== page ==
Housing Finance Companies Rating: Buy – LICHF, Indiabulls Housing Finance, Dewan Housing; Neutral: HDFC
Structural drivers remain in place for mortgage growth in India with penetration still more than 50% lower than peers and cyclically we expect the funding environment to remain favourable. We upgrade LIC Housing to Buy (target price:R500) as we believe it is the sector’s biggest beneficiary of lower wholesale cost of funds. We initiate on Indiabulls Housing Finance (IHFL) and Dewan Housing Finance with Buy ratings as their consistent performance have led to continuous credit rating upgrades and the funding profile improvement should drive up their competitiveness in prime mortgages. Among larger housing finance companies, our top pick is LICHF and among mid-sized HFCs, we are more convinced on IHFL.
Structural story continues: With just about 8% mortgage to GDP penetration, and rising income levels, we expect 18% CAGR mortgage growth in India over the next five years. While competition has remained intense, large HFCs have gained share due to their competitive cost of funds and lower opex structure vs banks and smaller HFCs have built niches in funding low-cost housing (ticket size of less than R1.5m). HDFC/LICHF should continue to remain as the dominant players and we see smaller HFCs like IHFL graduate to become prominent in prime mortgages as their cost of funds become more competitive.
Cyclically funding environment favourable: We expect wholesale funding environment to remain favourable. While banks, especially PSUs, are re-orienting their focus to retail/mortgages, their ability to cut mortgage/base rates is lower than FY08-10 given their weak profitability (ROAs—return on asset—0.6-0.7% lower than FY09).For smaller HFCs like IHFL/Dewan, credit ratings upgrades should result in significant improvement in their funding profile and acceptance of their bonds. This should help offset any yield pressure on LAP (loan against property)
and drive up their competitiveness in prime mortgages.
Valuations and preferences: (i) Among large HFCs, LICHF’s valuations seem reasonable at 1.9x FY17F (forecast) book (BVPS—book value per share—R212) as improving margins should drive up ROEs (returns on equity) to 18-19% in FY17F. (ii) HDFC’s valuation at 3.6x FY17F book (BVPS: Rs 195) is above mean and hence we maintain Neutral. (iii) IHFL’s re-rating is likely to continue as ROEs at 27-28% are best in class, improving rating profile should offset any yield pressure and recent management steps to address weak perception of corporate governance is all positive. (iv) Dewan’s focus on low-cost housing is to its advantage and lower profitability vs peers is reflected in its valuation (1x book). Dewan’s use of cashflows have been inefficient in the past and improvement there should drive a re-rating.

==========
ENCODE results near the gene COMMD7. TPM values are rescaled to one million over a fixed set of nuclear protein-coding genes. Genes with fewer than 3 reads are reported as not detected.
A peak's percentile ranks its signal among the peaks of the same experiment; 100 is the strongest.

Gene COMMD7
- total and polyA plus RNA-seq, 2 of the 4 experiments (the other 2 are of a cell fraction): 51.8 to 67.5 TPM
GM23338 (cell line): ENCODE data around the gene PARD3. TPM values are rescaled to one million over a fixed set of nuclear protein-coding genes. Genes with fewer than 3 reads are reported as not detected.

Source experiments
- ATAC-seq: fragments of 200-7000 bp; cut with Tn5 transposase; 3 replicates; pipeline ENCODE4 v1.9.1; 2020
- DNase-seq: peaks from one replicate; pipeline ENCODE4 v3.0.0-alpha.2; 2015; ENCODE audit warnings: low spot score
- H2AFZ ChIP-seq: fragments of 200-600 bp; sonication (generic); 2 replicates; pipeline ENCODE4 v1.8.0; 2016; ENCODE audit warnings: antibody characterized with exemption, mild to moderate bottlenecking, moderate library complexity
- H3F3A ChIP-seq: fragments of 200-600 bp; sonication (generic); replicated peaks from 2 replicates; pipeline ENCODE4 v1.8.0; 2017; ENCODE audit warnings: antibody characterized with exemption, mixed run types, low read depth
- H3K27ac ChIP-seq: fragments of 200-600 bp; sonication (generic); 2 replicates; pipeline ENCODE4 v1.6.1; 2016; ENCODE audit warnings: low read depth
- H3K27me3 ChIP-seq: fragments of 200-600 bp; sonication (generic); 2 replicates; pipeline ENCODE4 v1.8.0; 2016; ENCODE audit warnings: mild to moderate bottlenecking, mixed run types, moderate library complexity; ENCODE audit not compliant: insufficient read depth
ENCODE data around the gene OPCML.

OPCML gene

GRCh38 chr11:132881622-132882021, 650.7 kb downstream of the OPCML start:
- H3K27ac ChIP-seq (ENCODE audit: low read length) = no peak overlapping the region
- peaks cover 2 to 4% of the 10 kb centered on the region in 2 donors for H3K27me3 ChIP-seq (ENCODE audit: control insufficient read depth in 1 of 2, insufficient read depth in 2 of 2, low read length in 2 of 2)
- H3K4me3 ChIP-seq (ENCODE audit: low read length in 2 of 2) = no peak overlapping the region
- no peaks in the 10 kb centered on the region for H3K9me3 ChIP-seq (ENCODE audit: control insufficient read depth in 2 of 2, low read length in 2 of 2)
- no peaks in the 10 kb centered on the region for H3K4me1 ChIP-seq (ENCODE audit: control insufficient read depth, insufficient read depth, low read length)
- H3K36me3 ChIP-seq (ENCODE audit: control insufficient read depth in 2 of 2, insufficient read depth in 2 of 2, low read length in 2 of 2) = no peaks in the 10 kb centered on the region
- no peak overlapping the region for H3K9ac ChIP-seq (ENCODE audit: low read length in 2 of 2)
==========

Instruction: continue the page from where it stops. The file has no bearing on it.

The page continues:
Investment thesis—HFCs well placed: HFCs have been strong value creators in the past decade with 20-24% CAGR return driven by secular growth opportunities in the mortgage space. Given India’s low mortgage penetration levels (9% vs 15-20% for other markets); we believe the secular trend will continue. Mortgage funding is largely pricing sensitive, thus, only HFCs with the lowest cost of funds (eg, HDFC and LICHF) have consistently gained market share, despite competition from banks, as their low operating cost structure mitigates their cost of funds disadvantage.
Mid-sized HFCs moving to the next level on improved funding mix: Apart from HDFC and LICHF, a few HFCs have been operating in niche segments and have built successful business models around those niches. We believe the biggest opportunity for these mid-sized HFCs is to move into prime mortgages as this is still the largest part of India’s mortgage market. They have been able to move into this segment because their consistent financial performance has led to rating upgrades over the past two years. IHLF and DHFL fall into this category with IHFL’s credit rating (AA+ from Crisil) now being just one notch below HDFC’s and LICHF’s.
Rate cycle remains favourable; ability of banks to cut rates low: Cyclically we believe the funding environment will remain favourable for HFCs as system credit growth remains weak. Although banks are shifting their focus to mortgages and hence competition should intensify, we do not expect this to lead to irrational pricing given PSU banks’ current weak profitability. LAP, which contributes more than 20% of loan book for IHFL and DHFL, is seeing yield compression which could significantly impact their profitability. However, as explained above, their rating upgrades should bring down their cost of funds and help offset yield pressure in the LAP book.
Valuations reasonable: Given reasonable valuations, we upgrade LICHF to Buy from Neutral and maintain HDFC as Neutral. Among mid-sized HFCs, IHFL has best-in-class ROEs (27-28%) and has tried to address investors’ concerns over its corporate governance and this should drive further re-rating. DHFL operates in a good niche (low-cost housing) but may need to demonstrate better use of cash flows to see a meaningful re-rating.